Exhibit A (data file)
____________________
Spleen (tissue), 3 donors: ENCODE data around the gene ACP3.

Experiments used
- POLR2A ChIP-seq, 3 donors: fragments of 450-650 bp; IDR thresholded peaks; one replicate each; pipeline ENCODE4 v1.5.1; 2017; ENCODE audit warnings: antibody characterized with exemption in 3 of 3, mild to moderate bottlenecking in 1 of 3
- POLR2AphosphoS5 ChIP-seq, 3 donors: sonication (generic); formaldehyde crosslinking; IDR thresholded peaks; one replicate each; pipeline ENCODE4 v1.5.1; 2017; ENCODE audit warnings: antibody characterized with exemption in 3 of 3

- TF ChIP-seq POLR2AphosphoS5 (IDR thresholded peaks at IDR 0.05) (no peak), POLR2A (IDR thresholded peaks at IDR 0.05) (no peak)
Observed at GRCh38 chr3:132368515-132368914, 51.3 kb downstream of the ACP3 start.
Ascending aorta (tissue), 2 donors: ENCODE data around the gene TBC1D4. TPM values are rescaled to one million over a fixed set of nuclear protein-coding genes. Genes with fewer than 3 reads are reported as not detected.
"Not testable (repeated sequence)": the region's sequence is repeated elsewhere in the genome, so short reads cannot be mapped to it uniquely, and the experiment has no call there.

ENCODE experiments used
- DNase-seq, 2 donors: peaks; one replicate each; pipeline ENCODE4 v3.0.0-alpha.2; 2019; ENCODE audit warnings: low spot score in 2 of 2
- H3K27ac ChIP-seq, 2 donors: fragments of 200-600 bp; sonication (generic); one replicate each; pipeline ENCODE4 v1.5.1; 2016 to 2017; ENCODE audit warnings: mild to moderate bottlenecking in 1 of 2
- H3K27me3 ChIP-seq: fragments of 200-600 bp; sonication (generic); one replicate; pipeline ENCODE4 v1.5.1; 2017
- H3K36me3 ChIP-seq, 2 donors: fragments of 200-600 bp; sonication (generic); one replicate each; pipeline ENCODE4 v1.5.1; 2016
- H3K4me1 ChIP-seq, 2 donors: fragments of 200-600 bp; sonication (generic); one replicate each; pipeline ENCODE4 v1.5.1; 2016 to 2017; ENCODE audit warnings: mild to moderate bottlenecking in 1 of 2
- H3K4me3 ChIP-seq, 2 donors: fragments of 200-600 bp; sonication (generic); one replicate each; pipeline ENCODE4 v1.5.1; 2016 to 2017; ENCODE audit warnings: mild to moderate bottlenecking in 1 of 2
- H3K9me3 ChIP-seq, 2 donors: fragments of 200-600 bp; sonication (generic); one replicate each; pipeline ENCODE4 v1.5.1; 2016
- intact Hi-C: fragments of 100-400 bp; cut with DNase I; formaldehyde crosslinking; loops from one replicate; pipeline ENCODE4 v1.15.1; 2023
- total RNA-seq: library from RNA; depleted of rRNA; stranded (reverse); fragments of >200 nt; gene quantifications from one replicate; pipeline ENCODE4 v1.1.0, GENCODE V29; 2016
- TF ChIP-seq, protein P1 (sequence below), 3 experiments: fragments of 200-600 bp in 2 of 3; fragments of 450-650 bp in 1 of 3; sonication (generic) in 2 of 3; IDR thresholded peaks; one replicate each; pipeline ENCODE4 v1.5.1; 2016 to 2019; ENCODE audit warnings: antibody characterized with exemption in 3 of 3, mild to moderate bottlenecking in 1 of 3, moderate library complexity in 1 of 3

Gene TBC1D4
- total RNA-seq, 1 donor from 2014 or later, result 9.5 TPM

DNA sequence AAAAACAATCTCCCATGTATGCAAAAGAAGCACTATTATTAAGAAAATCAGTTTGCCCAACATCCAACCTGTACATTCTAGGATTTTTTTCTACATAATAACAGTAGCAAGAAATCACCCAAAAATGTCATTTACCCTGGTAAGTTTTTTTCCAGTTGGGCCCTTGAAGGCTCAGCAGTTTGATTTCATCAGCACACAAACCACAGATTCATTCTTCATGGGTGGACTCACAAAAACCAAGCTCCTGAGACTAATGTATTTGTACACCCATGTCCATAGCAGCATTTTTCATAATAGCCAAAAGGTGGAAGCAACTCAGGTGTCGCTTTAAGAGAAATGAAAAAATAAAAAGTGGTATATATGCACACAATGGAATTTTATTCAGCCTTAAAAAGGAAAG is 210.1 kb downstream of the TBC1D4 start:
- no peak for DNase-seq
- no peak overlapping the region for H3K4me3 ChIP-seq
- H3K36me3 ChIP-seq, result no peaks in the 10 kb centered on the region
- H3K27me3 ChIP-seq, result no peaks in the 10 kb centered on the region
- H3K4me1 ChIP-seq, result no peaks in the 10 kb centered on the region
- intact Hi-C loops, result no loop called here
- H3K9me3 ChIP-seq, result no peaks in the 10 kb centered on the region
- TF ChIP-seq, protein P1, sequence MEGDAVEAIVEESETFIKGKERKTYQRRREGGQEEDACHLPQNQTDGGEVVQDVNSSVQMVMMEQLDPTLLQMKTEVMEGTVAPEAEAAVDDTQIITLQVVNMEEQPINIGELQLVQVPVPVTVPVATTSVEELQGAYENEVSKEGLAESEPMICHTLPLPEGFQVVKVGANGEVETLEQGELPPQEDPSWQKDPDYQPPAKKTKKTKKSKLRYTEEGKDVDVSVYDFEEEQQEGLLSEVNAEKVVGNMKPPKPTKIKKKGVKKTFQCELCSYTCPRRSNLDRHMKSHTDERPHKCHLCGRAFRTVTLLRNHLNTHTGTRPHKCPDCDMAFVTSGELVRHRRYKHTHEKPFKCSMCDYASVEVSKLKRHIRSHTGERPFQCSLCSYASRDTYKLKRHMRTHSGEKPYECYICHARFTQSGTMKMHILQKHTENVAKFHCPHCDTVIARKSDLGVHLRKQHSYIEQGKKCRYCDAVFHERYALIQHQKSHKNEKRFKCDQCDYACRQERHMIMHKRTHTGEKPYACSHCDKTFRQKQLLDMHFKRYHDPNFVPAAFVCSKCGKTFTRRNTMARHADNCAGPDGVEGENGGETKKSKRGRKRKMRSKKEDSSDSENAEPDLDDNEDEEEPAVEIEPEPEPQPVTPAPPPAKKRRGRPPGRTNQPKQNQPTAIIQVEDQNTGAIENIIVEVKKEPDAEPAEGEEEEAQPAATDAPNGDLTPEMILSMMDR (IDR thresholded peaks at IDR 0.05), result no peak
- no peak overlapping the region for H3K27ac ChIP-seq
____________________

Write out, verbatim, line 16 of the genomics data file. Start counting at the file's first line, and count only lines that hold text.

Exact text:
- H3K9me3 ChIP-seq, 2 donors: fragments of 200-600 bp; sonication (generic); one replicate each; pipeline ENCODE4 v1.5.1; 2016